By Rick Palsgrove
Groveport Madison Schools officials are eager for work to begin on the district’s new high school, but financial and organizational steps must be completed first.
“It’s a lengthy process,” said Superintendent Bruce Hoover.
The $62.9 million, 230,000 square foot high school, will be paid for by Ohio Schools Facilities Commission funding of $29.6 million and a local taxpayer share of $33.3 million. The new school will be built in the existing high school parking lot. Once the new high school is open, the existing high school, located at 4475 S. Hamilton Road, will be demolished.
Eugene Chipiga of the Ohio Facilities Construction Commission said the Ohio Schools Facilities Commission is expected to approve Groveport Madison’s master facility plan on July 10 and then state funding will be available to the district by July 28.
Groveport Madison Treasurer Tony Swartz said the district is on target to start selling $33.3 million in 38-year bonds for the project by August. Swartz added the district needs to update its bond rating.
“The district hasn’t had any bond debt since the 1970s,” said Swartz. “So we have to start from scratch to update the rating.”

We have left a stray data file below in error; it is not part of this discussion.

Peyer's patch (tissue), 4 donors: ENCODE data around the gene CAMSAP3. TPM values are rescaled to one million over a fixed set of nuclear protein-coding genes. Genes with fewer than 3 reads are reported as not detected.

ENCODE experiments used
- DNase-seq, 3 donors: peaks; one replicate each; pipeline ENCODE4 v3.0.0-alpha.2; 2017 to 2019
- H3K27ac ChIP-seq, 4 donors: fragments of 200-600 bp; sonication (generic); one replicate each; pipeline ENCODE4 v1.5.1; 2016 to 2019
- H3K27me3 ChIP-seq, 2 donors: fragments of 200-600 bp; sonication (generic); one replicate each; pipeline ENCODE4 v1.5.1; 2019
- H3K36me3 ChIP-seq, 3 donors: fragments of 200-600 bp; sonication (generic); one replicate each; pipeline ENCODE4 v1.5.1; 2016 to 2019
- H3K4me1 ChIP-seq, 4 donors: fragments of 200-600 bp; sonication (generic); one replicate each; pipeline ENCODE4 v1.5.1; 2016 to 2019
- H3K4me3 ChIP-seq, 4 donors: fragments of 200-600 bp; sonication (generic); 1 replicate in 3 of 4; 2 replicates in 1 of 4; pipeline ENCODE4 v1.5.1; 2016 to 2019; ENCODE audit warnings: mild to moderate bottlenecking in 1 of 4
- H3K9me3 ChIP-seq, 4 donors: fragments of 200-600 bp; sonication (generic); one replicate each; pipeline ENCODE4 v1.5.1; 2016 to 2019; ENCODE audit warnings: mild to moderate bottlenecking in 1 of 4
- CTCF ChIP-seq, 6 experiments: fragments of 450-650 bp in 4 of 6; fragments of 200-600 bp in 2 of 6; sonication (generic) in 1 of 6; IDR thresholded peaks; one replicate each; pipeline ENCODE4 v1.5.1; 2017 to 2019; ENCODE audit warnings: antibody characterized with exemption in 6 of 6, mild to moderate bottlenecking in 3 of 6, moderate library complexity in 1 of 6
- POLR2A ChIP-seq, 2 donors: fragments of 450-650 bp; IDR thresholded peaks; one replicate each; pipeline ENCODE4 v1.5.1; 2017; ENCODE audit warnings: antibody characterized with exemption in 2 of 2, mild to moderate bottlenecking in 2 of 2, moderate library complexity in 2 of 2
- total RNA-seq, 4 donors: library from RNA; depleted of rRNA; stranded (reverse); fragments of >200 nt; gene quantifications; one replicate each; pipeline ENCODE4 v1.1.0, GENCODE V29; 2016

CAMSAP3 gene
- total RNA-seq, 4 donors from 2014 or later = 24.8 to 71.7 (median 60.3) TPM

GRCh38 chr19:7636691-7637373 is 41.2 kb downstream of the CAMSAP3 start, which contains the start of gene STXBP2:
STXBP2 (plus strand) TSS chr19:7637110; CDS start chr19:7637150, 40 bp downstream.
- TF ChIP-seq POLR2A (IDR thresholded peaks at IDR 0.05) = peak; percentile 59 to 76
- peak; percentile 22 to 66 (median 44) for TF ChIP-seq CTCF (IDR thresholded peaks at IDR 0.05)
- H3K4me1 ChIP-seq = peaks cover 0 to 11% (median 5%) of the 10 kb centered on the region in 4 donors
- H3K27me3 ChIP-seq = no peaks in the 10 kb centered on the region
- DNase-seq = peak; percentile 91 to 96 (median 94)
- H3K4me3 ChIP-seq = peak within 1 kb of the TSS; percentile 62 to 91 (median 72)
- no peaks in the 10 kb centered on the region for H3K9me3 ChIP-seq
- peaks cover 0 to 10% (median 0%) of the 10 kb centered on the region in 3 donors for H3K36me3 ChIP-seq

The district expects to have an architect for the project by the end of August. According to Chipiga, after the architect is in place, a construction manager and general contractor will be selected.
Hoover said project design committees will begin work in September. Also, the district will meet with local leaders in June to get ideas on the programs and services they would like to see in the new high school. Plus, in September, a community development committee – made up of local businesses, church and civic leaders – will gather to discuss how to build partnerships with the district and ways to engage students in service and career opportunities.
Kim Magovac of the Ohio Facilities Construction Commission estimated the design phase of the new high school project could take 14 to 18 months to complete.
“We want to maximize our money to get the most facility we can,” said Hoover.
Board member Nancy Gillespie said she wants the district to avoid constructing school buildings like Middle School North and Middle School South, which were built in the 1970s.
“I don’t want to build the cheapest building we can get. We already did that before. The middle schools, with their open classroom design are not durable and do not work educationally,” said Gillespie. “I do not want to build something we cannot afford, but we need to build a school that works well educationally for many years.”
Chipiga said the district will have to decide whether to begin construction of the the new high school in the fall of 2015 or spring of 2016.
District officials have stated they hope to open the new high school by the fall of 2017.